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Is it possible to still be hypothyroid even though you're taking medication and tests come back as normal?

I was diagnosed as being hypothyroid about a year after being treated with chemo for leukemia. I have been taking thyroxine since then, and all of my tsh tests come back as normal. I still have many of the symptoms of being hypothyroid, and my doctor seems to think as long as the tests come back normal I'm OK.

6 Answers

  • DNA
    Lv 6
    1 decade ago
    Favorite Answer

    Yes, you can. There are 2 reasons for this. Your doctor may be undermedicating you, as many think that a TSH of even 4.0 is fine because it's in range. Most hypothyroid patients on T4 (Synthroid, Levoxyl) need the TSH below 2.0 to feel well. Find out your results and always test in the morning.

    Another reason, you might need T3 as well as T4. A med like Armour may help you to feel better. Many people find they feel better with a T4/T3 medication like Armour. For those on Armour the free t4 and free t3 are the best tests to adjust dosage.

    A have put a good link below. Get copies of your blood work, as it helps so that you will know where you feel your best

  • Anonymous
    5 years ago

    There is a TV program that is called I didn't know I was pregnant, well you may very well be one of those ladies, in many of the episodes the women never noticed any changes no morning sickness weight gain, and never got the round belly, I say they are the lucky ones, but at the same time it could be dangerous, for the mother and the baby no pre natal care. But the babies always seem to be fine once they were born, If you are at least you will only have a month to go I know it's not much time to prepare, but God has a way of making it all work out. If were not meant to be it would not happen! Good luck!

  • 1 decade ago

    As long as you take the meds your levels will be normal but if you stop they will change you will always have hypothyroid disease for the rest of your life the meds control the levels but you will still get symptoms but if they are really bad then your doctor needs to change your dosage

  • Anonymous
    1 decade ago

    Perchlorate chemicals in milk and produce found to cause thyroid deficiency

    It's recently been discovered that perchlorate -- a solid rocket-fuel chemical component -- can be found in minute amounts in milk, fruit, vegetables and drinking water supplies nationwide. This is according to a startling new study by the Centers for Disease Control (CDC).

    The Environmental Working Group (EWG) performed an analysis showing 44 million American women who are pregnant, thyroid deficient or have low iodine levels may have increased health risks due to perchlorate exposure. Perchlorate can lower levels of thyroid hormones in women, causing possible issues with proper fetus development and with later infant development as well.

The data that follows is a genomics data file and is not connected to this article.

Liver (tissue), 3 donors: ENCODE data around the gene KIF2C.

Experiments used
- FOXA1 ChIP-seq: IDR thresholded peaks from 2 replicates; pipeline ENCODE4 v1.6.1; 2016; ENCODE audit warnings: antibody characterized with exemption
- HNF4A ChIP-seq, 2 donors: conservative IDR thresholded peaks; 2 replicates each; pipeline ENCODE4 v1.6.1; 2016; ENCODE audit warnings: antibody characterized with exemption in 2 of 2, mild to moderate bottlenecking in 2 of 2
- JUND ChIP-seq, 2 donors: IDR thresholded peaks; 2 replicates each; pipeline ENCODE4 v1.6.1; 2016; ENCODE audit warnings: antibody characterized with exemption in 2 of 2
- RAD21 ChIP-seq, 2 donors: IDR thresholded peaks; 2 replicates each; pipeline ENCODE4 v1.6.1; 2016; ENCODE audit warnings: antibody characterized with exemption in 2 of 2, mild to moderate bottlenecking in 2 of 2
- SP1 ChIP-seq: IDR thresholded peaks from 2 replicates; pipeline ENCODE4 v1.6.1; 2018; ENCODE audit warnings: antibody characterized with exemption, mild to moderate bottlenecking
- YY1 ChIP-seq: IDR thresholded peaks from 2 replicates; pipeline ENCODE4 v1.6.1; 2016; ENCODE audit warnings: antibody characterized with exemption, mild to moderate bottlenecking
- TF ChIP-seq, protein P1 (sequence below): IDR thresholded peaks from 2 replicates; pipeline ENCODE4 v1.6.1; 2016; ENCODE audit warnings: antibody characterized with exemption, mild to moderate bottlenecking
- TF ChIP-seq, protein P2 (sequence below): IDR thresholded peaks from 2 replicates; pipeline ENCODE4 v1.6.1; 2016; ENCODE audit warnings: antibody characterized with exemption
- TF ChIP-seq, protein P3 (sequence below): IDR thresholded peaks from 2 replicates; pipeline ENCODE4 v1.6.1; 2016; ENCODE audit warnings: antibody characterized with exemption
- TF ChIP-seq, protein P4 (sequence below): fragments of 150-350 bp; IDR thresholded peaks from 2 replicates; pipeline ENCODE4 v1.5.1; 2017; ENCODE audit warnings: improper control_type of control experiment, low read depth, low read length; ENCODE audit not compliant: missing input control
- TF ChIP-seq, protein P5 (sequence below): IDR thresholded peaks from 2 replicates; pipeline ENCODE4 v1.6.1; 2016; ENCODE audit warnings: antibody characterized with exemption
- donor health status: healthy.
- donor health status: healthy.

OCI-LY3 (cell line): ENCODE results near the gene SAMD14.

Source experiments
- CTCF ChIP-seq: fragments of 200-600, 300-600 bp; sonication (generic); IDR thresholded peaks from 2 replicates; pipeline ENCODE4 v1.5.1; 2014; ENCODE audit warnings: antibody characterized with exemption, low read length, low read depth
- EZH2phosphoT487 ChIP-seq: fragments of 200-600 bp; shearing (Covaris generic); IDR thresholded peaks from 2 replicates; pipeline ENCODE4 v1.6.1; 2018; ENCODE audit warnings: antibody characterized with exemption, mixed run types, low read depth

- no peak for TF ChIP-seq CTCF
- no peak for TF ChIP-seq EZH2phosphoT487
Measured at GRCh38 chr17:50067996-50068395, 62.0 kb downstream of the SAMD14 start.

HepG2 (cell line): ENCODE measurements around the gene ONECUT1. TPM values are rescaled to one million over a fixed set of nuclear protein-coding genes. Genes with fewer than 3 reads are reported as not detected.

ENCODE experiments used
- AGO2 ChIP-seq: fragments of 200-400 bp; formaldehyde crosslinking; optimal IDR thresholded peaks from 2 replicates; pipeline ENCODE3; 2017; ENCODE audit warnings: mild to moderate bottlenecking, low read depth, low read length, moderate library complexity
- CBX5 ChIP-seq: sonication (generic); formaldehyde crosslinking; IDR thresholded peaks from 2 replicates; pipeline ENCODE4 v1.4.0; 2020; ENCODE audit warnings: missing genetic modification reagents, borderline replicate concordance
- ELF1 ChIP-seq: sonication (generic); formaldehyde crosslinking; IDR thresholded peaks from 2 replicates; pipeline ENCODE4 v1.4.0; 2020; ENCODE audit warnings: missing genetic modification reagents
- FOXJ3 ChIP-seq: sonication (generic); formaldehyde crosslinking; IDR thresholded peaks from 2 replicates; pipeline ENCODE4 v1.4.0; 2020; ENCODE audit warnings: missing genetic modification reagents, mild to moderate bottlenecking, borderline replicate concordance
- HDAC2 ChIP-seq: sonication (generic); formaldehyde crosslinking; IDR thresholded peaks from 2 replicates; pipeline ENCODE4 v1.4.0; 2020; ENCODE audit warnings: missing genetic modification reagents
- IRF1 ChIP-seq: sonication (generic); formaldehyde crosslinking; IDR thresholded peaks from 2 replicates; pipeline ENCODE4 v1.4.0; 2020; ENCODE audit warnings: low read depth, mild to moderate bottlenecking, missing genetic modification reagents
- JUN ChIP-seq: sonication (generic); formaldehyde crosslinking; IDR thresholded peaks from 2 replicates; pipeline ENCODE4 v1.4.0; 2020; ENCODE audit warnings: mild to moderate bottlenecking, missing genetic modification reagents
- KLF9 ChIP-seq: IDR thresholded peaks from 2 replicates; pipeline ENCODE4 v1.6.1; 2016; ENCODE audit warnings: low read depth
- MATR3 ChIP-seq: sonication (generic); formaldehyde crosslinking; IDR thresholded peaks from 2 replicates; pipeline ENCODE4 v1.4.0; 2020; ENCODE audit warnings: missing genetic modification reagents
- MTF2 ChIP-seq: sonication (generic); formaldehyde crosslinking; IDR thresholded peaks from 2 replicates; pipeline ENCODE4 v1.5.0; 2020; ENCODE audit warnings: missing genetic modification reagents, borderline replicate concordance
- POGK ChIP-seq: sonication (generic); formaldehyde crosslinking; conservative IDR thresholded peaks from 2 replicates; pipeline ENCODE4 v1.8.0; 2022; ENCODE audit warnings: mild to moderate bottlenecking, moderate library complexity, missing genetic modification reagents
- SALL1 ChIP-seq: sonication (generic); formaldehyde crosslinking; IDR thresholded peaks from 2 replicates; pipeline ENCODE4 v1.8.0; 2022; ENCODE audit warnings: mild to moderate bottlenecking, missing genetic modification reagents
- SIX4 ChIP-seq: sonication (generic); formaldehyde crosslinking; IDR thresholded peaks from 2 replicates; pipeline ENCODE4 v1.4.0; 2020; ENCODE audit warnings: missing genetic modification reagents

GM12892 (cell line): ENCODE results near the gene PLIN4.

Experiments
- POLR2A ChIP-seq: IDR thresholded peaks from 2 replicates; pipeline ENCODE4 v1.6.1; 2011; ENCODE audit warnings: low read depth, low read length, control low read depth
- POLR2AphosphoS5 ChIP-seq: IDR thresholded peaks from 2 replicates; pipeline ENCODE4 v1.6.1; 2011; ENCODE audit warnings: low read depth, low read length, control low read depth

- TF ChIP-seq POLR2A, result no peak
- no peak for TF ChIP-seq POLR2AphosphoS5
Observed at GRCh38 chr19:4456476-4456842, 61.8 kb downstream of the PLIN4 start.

In response to the CDC study that was just released, Renee Sharp, an EWG analyst with a history of studying perchlorate, said, "The Pentagon and defense contractors, who are responsible for much of the perchlorate in drinking water supplies, have lobbied hard against federal standards, arguing that perchlorate posed no threat to healthy adults … this new study shows that even very small levels of perchlorate in water or food can have a marked effect on thyroid levels in women. We can't ignore this serious public health issue any longer."

    Most perchlorate made in the United States is used by the Department of Defense to manufacture solid rocket and missile fuel, with smaller amounts of perchlorate being used to make fireworks and road flares. In addition to these common uses, perchlorate is also a contaminant of certain fertilizer types that were widely used in the early part of the 1900s, but which are now in very limited use.

    Tests by the CDC and independent researchers confirm that many Americans -- determined out of a sample of urine tests from 3,000 Americans -- are carrying levels of perchlorate in their systems well above levels known to lower thyroid levels.

    More than 1,000 tests by government and independent scientists conclude that US population is being widely exposed to perchlorate, both in water and in the food supply.

  • 1 decade ago

    Yes!!! I have the same and it has been over a year and my doc's still can't get my level right, if you are feeling tired, cold, and still gaining weight even though you are exercising, ask for your lab results, some doctors think a lab result of 5 or over is normal and it isn't, it is 3.3 make sure you get your result numbers...

  • 1 decade ago

    See a good endocrinologist. It is possible. Certain other medications can make your test scores higher without increasing your thryoid, for example, birth control pills used to do this.

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